The camera glides through the sun-bleached streets of Rome, surveying its architecture, singers, tourists. It’s omnipresent; yearning like an idle god striving for subjects. This divinity chances upon a vibrant party and eventually focuses its gaze on one man: Jep Gambardella (Toni Servillo), “king of the socialites,” an idle, wealthy journalist/ex-novelist celebrating his sixty-fifth birthday.
I wish The Great Beauty had found a different protagonist. The film strives to emulate Fellini, to conjure profundity and majesty. But it has too much in common with Jep. Like him, the film drifts like an unmoored boat, searching for meaning in religion, in women, in art, but falling short – Jep’s life may be, as he describes it, “nothing,” but there’s no need for the film to follow suit. Like its protagonist, the film is self-important and bloated; it runs for longer than it needs to, with as many false endings as Return of the King.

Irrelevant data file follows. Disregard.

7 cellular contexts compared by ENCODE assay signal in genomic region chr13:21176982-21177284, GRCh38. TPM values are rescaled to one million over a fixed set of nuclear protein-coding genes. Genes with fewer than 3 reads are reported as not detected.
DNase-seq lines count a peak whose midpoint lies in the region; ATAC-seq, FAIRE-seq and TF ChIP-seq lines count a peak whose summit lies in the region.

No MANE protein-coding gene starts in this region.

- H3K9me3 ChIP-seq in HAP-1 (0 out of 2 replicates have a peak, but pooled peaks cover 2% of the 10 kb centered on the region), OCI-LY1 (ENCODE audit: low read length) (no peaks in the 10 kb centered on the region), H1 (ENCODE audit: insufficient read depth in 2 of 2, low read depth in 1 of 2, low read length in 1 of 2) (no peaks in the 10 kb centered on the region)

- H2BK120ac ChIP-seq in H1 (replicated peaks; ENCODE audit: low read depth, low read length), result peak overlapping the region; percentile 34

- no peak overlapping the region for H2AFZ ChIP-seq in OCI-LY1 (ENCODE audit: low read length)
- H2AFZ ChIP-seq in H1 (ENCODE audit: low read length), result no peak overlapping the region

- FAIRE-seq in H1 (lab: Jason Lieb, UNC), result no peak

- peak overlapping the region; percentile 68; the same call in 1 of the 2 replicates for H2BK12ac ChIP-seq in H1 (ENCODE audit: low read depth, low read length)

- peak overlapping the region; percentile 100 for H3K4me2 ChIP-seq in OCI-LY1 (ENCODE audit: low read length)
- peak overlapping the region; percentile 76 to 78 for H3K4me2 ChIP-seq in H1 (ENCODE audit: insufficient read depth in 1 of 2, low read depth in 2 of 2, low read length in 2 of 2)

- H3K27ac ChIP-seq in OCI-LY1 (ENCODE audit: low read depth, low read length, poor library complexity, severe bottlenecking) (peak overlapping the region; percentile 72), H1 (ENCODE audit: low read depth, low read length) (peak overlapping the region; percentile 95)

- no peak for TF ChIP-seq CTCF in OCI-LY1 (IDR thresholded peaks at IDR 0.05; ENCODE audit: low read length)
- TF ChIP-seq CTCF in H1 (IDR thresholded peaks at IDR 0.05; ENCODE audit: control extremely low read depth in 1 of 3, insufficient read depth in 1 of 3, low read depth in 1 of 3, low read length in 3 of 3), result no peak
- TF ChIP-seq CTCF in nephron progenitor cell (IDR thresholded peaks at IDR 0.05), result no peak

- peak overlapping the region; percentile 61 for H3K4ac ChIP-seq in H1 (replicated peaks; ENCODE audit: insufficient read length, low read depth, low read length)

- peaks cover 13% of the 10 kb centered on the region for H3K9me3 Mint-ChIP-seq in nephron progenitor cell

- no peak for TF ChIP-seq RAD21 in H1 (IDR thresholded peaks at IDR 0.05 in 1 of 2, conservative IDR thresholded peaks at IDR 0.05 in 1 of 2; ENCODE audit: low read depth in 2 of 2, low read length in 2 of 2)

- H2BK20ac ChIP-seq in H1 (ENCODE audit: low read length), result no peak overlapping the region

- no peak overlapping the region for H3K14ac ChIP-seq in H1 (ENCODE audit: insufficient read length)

The Great Beauty is regularly gorgeous, its roving cinematography highlighting Rome’s best features like a high-budget tourism advertisement. But true beauty eludes its grasp; all its talk about Flaubert and a grand artwork about “nothing” (again) didn’t compensate for the emptiness I found beneath this film’s sparkling surface.